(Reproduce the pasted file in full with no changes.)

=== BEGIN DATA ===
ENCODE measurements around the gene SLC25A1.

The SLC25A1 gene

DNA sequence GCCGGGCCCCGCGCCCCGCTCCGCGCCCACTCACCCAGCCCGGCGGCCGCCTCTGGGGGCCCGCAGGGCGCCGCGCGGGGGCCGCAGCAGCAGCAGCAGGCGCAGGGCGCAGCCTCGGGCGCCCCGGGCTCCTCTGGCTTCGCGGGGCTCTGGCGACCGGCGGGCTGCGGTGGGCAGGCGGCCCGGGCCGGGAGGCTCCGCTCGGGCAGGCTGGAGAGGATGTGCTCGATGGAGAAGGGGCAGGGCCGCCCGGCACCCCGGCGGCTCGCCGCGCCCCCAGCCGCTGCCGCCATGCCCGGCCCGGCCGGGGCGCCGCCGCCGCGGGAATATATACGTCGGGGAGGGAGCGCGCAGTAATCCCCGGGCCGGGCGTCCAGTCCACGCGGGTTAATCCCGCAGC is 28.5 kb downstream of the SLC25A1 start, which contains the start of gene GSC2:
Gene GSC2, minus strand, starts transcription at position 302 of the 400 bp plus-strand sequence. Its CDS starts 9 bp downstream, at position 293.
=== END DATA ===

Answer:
ENCODE measurements around the gene SLC25A1.

The SLC25A1 gene

DNA sequence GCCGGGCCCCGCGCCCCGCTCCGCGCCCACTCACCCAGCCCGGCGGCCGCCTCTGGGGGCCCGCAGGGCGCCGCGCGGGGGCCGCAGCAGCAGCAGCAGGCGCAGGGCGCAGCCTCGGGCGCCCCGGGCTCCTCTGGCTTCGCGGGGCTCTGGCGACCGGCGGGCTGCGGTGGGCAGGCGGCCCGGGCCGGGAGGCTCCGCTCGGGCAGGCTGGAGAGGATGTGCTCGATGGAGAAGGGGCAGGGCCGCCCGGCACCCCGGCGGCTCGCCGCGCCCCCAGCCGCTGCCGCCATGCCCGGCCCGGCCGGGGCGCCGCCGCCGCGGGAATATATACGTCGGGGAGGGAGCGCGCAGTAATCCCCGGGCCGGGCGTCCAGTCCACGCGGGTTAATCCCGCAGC is 28.5 kb downstream of the SLC25A1 start, which contains the start of gene GSC2:
Gene GSC2, minus strand, starts transcription at position 302 of the 400 bp plus-strand sequence. Its CDS starts 9 bp downstream, at position 293.